Queer refugees

Refugee rights are a queer issue too, writes Gabrielle Pei Tiatia.

This Thursday, September 18, marks exactly one year since Operation Sovereign Borders was introduced by Scott Morrison and the Liberal Party. In mid-June, Abbott proudly claimed his asylum seeker policy as a victory as it had been six months without any refugee boat landings on Australian shores. But what he failed to tell the Australian public is just how many boats were forcibly subjected to the dangerous operation of tow backs from the Navy. He failed to say what happened to the asylum seekers on these boats who attempted to reach Australia’s shores.And he also failed to mention that his racist, xenophobic, and homophobic policy has killed and injured more asylum seekers who have arrived by ocean than it has processed claims and resettled.

Australia may not be a large imperial force on the world stage, but it’s a superpower within the Asia-Pacific region, bullying neighbouring impoverished countries such as Cambodia and Papua New Guinea to take on Australia’s international obligations.  It is truly disturbing that this government thinks a policy victorious when it is responsible for the brutal murder of Faili Kurd, Reza Barati. The billions of dollars spent on Operation Sovereign Borders could have instead been used to fund government services and important public sectors such as tertiary education, instead of locking up asylum seekers in offshore detention centres which breed severe mental illness. Perhaps what is most atrocious is that this government is more than willing to exploit the world’s most vulnerable people and use them as a racial scapegoat to get through their viscous, neoliberal agenda that attacks us all.

Asylum seekers who have fled persecution on the basis of their sexual orientation suffer particular adversities. On top of the mental stress of being locked up indefinitely, many also suffer from the added anxieties of being locked up on Manus Island (Papua New Guinea), a country where homosexuality is illegal and can land you in jail for up to 11 years. This results in a catch-22 for asylum seekers – either forced to take the risk of coming out and being exposed to PNG’s laws, or to stay closeted to avoid exposure to these laws, but risk being returned to their country of origin from which they were fleeing.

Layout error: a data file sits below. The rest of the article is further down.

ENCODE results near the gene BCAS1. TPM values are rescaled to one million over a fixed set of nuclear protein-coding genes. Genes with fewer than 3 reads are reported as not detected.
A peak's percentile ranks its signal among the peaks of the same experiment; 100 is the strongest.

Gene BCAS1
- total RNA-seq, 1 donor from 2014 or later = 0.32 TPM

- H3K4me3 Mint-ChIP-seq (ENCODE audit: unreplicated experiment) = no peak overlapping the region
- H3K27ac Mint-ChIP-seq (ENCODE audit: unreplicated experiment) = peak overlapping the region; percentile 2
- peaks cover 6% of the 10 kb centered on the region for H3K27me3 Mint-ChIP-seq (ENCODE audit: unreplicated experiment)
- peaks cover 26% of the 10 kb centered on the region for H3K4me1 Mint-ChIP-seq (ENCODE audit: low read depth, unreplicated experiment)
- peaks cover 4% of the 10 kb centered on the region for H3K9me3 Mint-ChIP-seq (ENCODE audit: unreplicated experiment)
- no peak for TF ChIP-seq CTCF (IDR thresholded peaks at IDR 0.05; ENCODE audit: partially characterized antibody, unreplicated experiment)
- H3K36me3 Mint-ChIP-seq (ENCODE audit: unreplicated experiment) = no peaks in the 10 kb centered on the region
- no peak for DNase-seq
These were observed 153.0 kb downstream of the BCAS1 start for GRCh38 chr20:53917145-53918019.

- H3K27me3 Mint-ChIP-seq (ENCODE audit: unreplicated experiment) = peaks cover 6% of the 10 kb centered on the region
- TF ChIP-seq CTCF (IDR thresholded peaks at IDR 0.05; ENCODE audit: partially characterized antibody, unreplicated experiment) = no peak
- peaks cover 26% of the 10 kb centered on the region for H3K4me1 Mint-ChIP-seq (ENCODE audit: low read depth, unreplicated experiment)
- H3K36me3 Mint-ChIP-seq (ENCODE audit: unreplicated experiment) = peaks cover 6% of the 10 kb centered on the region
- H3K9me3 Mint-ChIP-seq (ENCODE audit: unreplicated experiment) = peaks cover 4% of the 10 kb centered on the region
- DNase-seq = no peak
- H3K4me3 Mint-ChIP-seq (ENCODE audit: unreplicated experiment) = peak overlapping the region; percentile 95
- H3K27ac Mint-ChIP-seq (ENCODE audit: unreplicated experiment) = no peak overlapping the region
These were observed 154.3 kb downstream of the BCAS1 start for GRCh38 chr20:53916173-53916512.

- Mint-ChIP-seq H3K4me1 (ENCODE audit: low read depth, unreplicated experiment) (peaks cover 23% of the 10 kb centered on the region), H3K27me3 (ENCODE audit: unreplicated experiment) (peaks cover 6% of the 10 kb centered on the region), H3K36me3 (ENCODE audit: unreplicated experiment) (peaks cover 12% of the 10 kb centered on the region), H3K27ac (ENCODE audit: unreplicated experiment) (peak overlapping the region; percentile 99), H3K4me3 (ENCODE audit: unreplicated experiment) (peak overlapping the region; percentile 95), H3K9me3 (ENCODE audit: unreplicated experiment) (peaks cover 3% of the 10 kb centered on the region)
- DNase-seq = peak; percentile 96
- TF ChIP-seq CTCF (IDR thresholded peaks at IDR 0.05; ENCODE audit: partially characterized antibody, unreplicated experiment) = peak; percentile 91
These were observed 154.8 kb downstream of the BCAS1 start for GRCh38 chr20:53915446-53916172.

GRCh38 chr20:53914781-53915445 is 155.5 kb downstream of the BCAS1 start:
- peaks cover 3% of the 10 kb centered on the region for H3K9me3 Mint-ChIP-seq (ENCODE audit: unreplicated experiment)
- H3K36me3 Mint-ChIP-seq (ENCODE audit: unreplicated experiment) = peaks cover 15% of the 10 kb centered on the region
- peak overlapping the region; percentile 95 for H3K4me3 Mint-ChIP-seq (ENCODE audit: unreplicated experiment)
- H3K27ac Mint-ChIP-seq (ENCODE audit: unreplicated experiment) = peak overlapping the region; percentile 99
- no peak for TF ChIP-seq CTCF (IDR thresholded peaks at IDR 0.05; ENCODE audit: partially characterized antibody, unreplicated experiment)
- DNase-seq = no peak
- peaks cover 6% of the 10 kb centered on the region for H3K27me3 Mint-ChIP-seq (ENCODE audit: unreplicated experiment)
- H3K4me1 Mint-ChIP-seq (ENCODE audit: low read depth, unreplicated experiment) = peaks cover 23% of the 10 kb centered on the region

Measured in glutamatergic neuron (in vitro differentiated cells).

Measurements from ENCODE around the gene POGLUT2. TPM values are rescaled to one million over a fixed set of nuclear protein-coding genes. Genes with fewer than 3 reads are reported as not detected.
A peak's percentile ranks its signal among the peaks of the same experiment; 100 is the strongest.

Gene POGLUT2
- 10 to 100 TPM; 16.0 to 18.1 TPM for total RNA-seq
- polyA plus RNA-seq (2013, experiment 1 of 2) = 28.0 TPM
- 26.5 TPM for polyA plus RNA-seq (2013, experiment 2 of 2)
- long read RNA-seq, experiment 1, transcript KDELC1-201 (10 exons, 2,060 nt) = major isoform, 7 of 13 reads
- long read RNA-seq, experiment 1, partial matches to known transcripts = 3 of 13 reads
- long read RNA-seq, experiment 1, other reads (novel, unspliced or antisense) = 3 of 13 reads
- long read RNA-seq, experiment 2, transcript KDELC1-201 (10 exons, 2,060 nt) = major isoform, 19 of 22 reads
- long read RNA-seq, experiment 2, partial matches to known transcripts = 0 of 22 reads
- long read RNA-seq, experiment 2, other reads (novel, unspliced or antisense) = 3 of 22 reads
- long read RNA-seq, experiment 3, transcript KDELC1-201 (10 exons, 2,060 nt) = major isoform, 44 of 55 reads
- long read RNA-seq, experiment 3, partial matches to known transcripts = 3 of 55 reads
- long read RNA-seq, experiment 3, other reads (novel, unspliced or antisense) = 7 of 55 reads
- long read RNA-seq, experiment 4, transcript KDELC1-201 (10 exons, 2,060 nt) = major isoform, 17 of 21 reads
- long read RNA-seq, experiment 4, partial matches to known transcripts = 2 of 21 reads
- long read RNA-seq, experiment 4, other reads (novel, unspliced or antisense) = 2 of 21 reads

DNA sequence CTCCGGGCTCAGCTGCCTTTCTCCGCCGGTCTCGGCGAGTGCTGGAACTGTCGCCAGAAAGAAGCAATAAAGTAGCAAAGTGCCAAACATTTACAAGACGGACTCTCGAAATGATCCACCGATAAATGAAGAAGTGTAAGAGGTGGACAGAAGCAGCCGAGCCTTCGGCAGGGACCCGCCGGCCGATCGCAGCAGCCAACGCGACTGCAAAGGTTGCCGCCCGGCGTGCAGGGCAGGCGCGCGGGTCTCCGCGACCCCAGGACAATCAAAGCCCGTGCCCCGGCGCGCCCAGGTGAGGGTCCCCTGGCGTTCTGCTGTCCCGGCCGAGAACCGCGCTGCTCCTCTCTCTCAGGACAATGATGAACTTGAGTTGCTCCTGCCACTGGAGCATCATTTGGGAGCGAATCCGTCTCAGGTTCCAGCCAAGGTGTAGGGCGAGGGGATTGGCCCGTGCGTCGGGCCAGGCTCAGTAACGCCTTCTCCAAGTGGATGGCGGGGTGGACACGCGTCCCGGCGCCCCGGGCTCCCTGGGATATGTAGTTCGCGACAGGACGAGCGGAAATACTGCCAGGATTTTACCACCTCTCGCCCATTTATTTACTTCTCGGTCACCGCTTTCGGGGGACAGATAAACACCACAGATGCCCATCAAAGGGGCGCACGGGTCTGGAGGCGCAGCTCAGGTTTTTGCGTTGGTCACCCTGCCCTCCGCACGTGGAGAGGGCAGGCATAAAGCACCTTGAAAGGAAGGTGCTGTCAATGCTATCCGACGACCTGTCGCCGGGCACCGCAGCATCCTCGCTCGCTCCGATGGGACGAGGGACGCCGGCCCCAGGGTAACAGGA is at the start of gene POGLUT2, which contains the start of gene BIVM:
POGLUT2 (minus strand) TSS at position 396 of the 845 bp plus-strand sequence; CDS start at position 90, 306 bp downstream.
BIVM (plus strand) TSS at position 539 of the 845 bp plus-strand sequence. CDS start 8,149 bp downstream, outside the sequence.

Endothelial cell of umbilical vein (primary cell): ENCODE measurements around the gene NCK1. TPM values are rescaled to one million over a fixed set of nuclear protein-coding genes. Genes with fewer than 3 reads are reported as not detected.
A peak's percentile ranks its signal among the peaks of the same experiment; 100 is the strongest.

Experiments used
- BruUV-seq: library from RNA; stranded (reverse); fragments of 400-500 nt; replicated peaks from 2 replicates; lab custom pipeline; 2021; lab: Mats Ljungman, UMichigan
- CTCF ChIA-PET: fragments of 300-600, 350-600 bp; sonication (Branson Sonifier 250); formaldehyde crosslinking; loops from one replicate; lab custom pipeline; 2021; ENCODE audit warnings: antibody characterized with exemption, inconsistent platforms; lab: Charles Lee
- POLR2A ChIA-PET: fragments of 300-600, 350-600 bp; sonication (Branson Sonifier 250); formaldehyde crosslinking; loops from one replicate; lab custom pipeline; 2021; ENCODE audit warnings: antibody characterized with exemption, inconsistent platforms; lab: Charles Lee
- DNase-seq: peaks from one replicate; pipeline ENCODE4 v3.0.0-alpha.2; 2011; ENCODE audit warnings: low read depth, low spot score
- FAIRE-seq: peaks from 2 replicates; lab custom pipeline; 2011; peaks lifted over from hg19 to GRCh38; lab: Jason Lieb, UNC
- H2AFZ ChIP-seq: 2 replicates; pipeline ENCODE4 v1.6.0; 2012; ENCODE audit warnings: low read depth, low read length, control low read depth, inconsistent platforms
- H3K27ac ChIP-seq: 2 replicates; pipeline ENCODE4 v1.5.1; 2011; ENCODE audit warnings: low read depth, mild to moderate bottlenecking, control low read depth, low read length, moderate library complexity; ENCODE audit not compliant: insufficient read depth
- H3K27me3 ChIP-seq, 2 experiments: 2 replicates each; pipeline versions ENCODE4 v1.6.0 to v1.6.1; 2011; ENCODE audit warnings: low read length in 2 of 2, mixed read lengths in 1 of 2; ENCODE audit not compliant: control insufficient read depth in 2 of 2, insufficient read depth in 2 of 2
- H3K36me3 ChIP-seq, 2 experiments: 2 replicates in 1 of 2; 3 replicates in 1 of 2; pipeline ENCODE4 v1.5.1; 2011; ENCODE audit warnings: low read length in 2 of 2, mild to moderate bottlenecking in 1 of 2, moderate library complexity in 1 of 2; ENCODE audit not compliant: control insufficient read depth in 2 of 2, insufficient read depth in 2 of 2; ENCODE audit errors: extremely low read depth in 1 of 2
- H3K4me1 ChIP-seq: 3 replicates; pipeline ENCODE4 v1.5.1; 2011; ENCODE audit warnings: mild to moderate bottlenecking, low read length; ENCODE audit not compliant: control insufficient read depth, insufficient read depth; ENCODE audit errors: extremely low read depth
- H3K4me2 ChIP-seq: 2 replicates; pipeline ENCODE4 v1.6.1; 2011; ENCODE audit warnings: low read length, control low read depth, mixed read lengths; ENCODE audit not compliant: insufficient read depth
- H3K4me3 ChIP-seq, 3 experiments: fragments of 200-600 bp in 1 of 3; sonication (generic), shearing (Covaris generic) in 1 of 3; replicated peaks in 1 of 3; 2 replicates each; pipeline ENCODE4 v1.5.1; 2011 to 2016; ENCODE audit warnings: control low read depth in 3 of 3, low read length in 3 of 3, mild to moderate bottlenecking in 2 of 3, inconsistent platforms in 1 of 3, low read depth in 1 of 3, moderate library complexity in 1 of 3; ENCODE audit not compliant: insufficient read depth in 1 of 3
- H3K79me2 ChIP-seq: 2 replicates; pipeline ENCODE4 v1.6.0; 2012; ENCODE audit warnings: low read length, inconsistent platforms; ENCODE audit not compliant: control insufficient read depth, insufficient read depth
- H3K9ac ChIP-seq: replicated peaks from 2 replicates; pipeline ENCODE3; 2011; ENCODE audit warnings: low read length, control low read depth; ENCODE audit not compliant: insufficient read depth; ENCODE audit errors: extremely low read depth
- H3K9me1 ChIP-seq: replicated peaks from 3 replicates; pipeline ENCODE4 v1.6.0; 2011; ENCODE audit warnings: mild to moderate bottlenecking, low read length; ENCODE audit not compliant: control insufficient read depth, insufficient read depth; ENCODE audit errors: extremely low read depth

Martin Bowles, the secretary of Immigration and Border Protection, said earlier this year that although there are queer asylum seekers locked up on Manus, not one person is to claim refugee status on the basis of their sexuality. This is a bizarre statement, considering not one person has been through the process of making their claims for refugee status.  Although no claims at all have been processed under this government, claims for queer asylum seekers under past policies have been extremely problematic.  Coming out is one of the biggest steps for any queer-identifying person to take and it is usually done so with careful consideration of when and whom you disclose your identity to.

According to an Amnesty International report, a lesbian asylum seeker from Uganda in 2011 was denied protection because although she had been in a long-term relationship with another woman, she supposedly lacked interaction with the queer community back in Uganda and was consequently deemed to have “merely adopted the persona of a homosexual”. Asylum seekers are not only made to forcibly disclose their sexuality to strangers, but also have to ‘prove’ they are queer by answering intimate questions about their relationships and their engagement with the queer community in their country of origin. They then have to prove that being queer is the reason they’re seeking asylum – a horrifically daunting process.

More than any other issue, the Abbott Government has staked its political credibility on ‘stopping the boats’. Make no mistake, behind Abbott and Morrison’s tough facade is a sheer desperation to hide the inevitable self-crumbling of their quick-fix policy. This government has already spent $7.2 billion on expanding and maintaining offshore detention centres, but has slashed $2.8 billion from the public university sector.

The enemy isn’t those who come by boat, but the politicians sitting in parliament with warped priorities. Resistance within detention is absolutely fundamental to destroying Operation Sovereign Borders, but as pro-refugee students, we have the responsibility of standing in solidarity with asylum seekers by constantly voicing dissent to anti-refugee racism and to make refugee bashing an electoral liability for either major parliamentary party